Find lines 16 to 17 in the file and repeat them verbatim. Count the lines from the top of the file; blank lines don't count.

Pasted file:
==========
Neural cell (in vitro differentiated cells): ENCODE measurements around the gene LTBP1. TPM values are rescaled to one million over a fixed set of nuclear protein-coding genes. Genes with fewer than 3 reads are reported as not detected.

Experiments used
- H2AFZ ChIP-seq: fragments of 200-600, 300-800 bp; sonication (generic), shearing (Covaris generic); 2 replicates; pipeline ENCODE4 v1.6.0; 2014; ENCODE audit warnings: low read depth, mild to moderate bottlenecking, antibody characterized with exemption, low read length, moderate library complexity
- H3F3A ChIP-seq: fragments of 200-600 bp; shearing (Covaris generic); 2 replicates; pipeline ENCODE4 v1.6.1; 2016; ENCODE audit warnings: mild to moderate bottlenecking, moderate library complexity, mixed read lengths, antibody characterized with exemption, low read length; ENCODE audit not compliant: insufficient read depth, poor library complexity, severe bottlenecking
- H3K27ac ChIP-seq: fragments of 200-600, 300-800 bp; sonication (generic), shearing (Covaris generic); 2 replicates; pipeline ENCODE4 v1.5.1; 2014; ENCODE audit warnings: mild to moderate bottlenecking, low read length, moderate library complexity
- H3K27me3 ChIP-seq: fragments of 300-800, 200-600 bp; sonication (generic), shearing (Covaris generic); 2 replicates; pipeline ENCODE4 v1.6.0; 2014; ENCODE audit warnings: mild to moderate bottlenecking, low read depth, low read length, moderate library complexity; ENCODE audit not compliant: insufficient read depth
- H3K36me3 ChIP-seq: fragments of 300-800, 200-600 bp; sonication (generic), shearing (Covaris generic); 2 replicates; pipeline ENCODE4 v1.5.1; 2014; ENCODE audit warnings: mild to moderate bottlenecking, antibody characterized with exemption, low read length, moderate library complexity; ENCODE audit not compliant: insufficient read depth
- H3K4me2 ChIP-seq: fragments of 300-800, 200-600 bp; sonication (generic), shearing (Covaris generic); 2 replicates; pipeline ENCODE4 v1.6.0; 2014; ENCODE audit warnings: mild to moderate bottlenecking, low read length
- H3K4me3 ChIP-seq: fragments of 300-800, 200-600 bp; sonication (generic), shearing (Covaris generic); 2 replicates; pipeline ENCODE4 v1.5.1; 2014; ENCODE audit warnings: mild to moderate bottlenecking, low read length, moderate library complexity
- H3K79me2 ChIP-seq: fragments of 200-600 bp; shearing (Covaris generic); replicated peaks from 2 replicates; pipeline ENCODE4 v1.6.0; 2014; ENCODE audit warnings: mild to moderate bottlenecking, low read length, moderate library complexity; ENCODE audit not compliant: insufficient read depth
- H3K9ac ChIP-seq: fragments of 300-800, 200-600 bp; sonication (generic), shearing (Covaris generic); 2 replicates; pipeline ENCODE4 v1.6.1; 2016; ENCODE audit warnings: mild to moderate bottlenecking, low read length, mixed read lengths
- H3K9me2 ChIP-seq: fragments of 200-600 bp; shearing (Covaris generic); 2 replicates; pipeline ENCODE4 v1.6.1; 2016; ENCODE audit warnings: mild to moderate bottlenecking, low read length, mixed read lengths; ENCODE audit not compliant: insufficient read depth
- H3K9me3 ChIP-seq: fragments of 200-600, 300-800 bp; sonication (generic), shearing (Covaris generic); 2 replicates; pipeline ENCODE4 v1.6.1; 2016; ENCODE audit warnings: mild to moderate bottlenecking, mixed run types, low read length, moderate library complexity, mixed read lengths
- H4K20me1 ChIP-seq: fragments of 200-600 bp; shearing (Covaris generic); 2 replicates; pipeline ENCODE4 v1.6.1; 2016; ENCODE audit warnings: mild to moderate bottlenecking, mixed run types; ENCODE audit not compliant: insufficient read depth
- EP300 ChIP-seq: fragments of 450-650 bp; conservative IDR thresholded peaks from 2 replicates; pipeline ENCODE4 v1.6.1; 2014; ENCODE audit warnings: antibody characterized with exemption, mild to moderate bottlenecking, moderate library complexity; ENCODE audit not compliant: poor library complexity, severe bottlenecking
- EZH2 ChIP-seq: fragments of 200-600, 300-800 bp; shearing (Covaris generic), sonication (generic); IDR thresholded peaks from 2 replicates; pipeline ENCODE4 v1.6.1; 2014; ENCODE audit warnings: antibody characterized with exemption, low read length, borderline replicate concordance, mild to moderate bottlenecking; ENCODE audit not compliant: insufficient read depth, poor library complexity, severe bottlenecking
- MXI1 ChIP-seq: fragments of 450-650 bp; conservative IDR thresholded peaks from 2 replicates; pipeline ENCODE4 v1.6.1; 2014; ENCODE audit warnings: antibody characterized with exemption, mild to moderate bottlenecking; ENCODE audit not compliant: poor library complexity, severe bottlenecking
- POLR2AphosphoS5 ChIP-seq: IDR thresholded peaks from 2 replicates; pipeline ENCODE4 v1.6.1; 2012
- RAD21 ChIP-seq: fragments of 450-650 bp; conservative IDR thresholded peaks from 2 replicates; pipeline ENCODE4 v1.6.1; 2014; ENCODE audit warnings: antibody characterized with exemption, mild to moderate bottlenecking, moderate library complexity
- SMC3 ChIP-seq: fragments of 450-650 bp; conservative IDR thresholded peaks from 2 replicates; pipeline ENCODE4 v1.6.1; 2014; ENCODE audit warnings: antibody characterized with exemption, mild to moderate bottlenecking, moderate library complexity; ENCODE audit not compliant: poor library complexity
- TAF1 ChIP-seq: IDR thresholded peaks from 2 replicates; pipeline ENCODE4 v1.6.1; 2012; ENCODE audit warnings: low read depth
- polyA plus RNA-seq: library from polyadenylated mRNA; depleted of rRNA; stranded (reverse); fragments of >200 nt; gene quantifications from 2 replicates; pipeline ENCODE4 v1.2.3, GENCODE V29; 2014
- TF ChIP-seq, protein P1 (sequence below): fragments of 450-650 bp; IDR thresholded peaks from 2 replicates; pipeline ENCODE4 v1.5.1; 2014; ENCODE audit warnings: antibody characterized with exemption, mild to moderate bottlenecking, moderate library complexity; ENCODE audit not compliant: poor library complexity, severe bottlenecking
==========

- EZH2 ChIP-seq: fragments of 200-600, 300-800 bp; shearing (Covaris generic), sonication (generic); IDR thresholded peaks from 2 replicates; pipeline ENCODE4 v1.6.1; 2014; ENCODE audit warnings: antibody characterized with exemption, low read length, borderline replicate concordance, mild to moderate bottlenecking; ENCODE audit not compliant: insufficient read depth, poor library complexity, severe bottlenecking
- MXI1 ChIP-seq: fragments of 450-650 bp; conservative IDR thresholded peaks from 2 replicates; pipeline ENCODE4 v1.6.1; 2014; ENCODE audit warnings: antibody characterized with exemption, mild to moderate bottlenecking; ENCODE audit not compliant: poor library complexity, severe bottlenecking